Said requisites have been complied with. The requisites for the admissibility of secondary evidence when the original is in the custody of the adverse party are: a. Thus. The CFI declared these sales as null and void. destroyed or cannot be produced in court.) reasonable notice to opponent to produce the original. Therefore. he admitted their previous existence in the files of VRTI and had even seen some of them. he said that the originals were missing and that VRTI was no longer in possession of the same.FACTS: Jose Villarama was an operator of a bus company (Villa Rey Transit) pursuant to CPCs granted him by the PSC. c. contending that no evidentiary value whatsoever should be given to them since “they were merely photostatic copies of the originals.) satisfactory proof of its existence. he sold 2 CPCs to Pangasinan Transpo. on being notified to produce it.mingled his personal funds and transactions with those made in the name of the Corporation are very illuminating evidence. this appeal.) failure or refusal of opponent to produce the original in court. 3 months later. The Corporation. The evidence presented by Pantanco to prove its contention is Photostatic copies of ledger entries and vouchers. The party calling for such evidence may introduce a copy thereof as in the case of loss because among the exceptions to the best evidence rule is “when the original has been lost. Fernando’s judgment creditor. d. In 1959. b. 6 to 19 and 22) showing that Villarama had co-mingled his personal funds and transactions with those made in the name of VRTI are admissible in evidence? RULING: Yes.) opponent’s possession of the original.57 - . Villa Rey Transit Inc. As to the 3rd. (Pantranco) with the condition that Villarama shall not. for 10 years. It is enough that the circumstances are such as to indicate that the writing is in his possession or under his control. apply for any TPU service competing with buyer.” 3C 2003-2004 Evidence Project Vol. Exhibits 6 to 19 and Exhibit 22 which are photostatic copies of the ledger entries and vouchers showing that Villarama had co. the non competition clause embodied in the deed of sale entered into by Jose Villarama is also binding to the Corporation. VRTI filed a complaint for annulment of the sheriff’s sale of the CPCs in favor of Ferrer and its subsequent sale to Pantranco. it is not necessary for a party seeking to introduce secondary evidence to show that the original is in the actual possession of the adversary. then bought 5 CPCs from Valentin Fernando. ISSUE: Whether or not photostatic copies of ledger entries and vouchers (Exh. Jose Villarama has assailed the admissibility of these exhibits. The Sheriff levied 2 out of the 5 CPCs pursuant to a writ of execution in favor of Eusebio Ferrer. Secondary evidence is admissible where he denied having it in his possession. It is the contention of Pantranco that Jose Villarama and the Corporation were one and the same. Co. Hence. (VRTI) was formed wherein the wife and relatives of Jose Villarama were the stockholders and the incorporators. Neither is it required that the party entitled to the custody of the instrument. The 2 CPCs were sold at auction with Ferrer as highest bidder. admit having it in his possession. As to the 1st. 1 . However. Ferrer then sold these 2 CPCs to Pantranco . Villarama has practically admitted the 2nd and 4th. the best evidence being the originals themselves”.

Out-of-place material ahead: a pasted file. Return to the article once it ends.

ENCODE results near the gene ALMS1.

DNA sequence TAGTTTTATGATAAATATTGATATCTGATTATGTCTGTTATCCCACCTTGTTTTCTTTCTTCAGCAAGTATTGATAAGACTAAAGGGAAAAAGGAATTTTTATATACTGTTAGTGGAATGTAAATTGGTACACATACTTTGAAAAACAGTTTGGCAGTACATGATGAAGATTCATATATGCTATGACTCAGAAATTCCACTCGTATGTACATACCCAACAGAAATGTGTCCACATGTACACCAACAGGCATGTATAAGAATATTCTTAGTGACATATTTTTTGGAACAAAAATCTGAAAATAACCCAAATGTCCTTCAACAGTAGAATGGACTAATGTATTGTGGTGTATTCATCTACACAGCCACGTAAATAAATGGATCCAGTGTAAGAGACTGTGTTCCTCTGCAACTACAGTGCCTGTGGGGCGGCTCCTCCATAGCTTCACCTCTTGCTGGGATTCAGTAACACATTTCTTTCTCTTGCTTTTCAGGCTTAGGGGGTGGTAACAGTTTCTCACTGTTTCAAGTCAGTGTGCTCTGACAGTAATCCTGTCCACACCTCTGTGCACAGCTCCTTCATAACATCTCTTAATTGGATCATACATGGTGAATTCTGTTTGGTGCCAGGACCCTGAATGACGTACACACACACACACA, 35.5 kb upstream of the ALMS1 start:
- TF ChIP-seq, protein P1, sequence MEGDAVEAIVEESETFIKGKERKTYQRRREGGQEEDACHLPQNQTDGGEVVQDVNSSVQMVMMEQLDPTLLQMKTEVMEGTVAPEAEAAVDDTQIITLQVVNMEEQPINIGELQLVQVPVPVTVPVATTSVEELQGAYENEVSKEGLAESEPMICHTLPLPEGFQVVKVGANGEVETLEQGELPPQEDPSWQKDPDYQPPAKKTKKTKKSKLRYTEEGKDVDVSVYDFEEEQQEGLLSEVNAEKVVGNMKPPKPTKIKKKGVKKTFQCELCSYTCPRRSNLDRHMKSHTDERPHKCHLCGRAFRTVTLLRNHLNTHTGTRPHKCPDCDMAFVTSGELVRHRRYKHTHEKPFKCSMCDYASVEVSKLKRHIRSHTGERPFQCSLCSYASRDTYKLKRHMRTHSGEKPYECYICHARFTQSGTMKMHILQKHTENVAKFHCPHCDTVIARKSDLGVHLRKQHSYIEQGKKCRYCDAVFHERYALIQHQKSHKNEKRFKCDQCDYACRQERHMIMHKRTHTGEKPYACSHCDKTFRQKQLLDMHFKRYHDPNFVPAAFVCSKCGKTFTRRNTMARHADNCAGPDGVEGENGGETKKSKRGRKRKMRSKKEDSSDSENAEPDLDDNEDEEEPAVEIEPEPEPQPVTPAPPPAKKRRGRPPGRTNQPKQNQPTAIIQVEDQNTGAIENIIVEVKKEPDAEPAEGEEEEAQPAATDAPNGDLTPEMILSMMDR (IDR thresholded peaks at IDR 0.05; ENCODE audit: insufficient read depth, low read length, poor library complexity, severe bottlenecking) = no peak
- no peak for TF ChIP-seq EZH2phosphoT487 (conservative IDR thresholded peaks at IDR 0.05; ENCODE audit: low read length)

Michael and E. of which Michael and Company (MCI) claims to be a successor by reason of an instrument duly executed and deliverd by the former to the latter transferring property. This action is based on a sale with right to repurchase made by Enriquez in favor of E. even in such cases. If it has been lost. ISSUE: Whether or not the TC erred in preventing MCI from proving existence and the delivery of the conveyance transferring to it the land in question? RULING: Trial courts do well in refusing at all times to permit the introduction of incompetent evidence and particularly secondary evidence of the contents of written instruments unless the facts required by the Code of Civil Procedure as the conditions precedent for such evidence are clearly shown to exist. its contents may be proved by a copy or by a recital of its contents in some authentic document or by the recollection of a witness. During the trial. Section 321 of the Code provides: “An original writing must be produced and proved. except as otherwise provided in this Act. business and assets of every kind including the land which is the subject of this litigation. the writing itself must be produced unless it has been lost or destroyed in which case. at others the questions put for the purpose of proving those facts were well framed and answers should have been allowed to them. Upon such proof being made. MCI also attempted to prove the fact that the instrument so executed and delivered was lost. 87 (1915) Best Evidence Rule FACTS: This is an appeal from a judgment of the CFI of Cebu dismissing the action after trial on the ground that the plaintiff did not prove facts sufficient to constitute a cause of action. it must 3C 2003-2004 Evidence Project Vol.” As will be seen in this section. vs. The TC also prevented appellant from proving that. Michael & Co. it being his purpose to lay the basis for the introduction of secondary evidence as to its contents.sociedad en comandita.58 - . Gamboa Michael & Co. It is alleged that the period to repurchase had expired thus consolidating ownership in MCI. are admissible. but.The original of the vouchers must be deemed to have been lost as even VRTI admit such loss. Thus. though secondary. proof of the loss must first be made before evidence can be given of its contents.. The TC prevented MCI from proving that fact. By: Abigail Joy D. before its contents may be proved by other evidence. the TC also sustained & objections to the questions and the evidence sought to be adduced was excluded. Enriquez 33 Phil. While the efforts of MCI’s counsel to prove the execution and delivery of the document were at times rather informal and objections to such questions were properly sustained. 1 . MCI sought to prove the execution and delivery of the conveyance transferring to it the land described in the pacto de retro. together with proof of the due execution of the writing. said evidence.